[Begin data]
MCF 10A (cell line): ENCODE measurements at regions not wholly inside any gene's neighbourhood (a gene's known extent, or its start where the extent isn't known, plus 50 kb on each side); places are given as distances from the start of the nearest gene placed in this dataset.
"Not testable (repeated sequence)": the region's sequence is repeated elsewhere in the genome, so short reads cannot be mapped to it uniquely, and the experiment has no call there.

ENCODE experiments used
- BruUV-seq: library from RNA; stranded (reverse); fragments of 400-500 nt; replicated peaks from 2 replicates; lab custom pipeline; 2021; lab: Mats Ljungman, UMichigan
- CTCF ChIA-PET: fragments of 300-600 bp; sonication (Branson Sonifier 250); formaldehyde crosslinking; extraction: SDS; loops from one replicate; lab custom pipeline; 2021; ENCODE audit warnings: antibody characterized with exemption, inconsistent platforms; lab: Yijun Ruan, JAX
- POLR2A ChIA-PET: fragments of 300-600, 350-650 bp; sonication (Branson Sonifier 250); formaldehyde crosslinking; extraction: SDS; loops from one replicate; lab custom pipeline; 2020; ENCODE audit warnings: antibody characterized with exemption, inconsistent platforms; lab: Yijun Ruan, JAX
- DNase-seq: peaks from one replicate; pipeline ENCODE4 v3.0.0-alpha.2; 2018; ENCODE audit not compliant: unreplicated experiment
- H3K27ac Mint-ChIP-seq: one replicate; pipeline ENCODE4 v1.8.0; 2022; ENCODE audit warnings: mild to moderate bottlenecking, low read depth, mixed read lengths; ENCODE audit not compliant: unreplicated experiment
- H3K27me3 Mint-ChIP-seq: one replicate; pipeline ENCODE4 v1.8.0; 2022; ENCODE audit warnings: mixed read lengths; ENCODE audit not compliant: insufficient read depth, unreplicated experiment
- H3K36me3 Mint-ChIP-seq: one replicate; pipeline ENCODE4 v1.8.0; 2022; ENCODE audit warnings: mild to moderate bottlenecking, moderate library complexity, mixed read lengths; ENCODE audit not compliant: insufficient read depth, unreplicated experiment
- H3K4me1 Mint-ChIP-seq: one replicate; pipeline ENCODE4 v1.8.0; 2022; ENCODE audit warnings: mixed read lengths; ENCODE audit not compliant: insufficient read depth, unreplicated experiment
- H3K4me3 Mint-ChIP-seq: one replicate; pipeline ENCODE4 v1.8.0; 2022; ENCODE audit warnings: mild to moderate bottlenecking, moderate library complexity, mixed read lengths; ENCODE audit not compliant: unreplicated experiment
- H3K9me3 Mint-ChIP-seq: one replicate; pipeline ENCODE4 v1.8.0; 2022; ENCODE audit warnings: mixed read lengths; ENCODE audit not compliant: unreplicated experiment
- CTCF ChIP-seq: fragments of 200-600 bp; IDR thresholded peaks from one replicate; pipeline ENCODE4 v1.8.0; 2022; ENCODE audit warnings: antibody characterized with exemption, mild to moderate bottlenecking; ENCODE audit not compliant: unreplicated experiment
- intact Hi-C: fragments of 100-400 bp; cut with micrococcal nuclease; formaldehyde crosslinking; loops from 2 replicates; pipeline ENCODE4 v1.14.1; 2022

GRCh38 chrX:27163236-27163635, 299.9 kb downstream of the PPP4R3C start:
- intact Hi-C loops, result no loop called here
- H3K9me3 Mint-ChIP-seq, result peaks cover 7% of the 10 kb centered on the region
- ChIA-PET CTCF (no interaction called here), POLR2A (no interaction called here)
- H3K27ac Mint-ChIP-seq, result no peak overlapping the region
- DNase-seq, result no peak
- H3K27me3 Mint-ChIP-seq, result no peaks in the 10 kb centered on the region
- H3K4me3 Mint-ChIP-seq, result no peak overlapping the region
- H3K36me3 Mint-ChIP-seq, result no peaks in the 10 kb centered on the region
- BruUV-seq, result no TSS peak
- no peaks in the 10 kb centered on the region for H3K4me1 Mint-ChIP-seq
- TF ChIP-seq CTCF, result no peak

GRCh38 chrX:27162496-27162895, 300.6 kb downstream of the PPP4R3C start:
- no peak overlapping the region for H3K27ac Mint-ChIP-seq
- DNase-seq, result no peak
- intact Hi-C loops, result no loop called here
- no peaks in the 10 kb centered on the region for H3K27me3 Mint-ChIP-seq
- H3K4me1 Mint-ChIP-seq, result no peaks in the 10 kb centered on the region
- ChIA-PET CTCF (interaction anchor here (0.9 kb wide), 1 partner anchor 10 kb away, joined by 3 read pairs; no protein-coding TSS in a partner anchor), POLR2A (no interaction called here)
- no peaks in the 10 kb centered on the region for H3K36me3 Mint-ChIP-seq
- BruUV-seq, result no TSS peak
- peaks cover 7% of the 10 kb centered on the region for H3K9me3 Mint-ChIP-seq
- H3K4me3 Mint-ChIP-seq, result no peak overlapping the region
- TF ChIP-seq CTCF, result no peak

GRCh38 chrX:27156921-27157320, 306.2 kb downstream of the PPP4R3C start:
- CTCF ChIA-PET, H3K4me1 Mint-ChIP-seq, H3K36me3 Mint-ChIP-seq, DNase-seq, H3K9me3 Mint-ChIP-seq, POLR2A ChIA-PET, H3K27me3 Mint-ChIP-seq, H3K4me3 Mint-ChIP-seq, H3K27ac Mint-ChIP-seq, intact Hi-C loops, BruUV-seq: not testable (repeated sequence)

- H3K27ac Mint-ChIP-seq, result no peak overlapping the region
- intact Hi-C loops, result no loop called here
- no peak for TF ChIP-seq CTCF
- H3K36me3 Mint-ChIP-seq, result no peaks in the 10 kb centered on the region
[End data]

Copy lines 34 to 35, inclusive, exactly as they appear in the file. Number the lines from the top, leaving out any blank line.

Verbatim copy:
- ChIA-PET CTCF (interaction anchor here (0.9 kb wide), 1 partner anchor 10 kb away, joined by 3 read pairs; no protein-coding TSS in a partner anchor), POLR2A (no interaction called here)
- no peaks in the 10 kb centered on the region for H3K36me3 Mint-ChIP-seq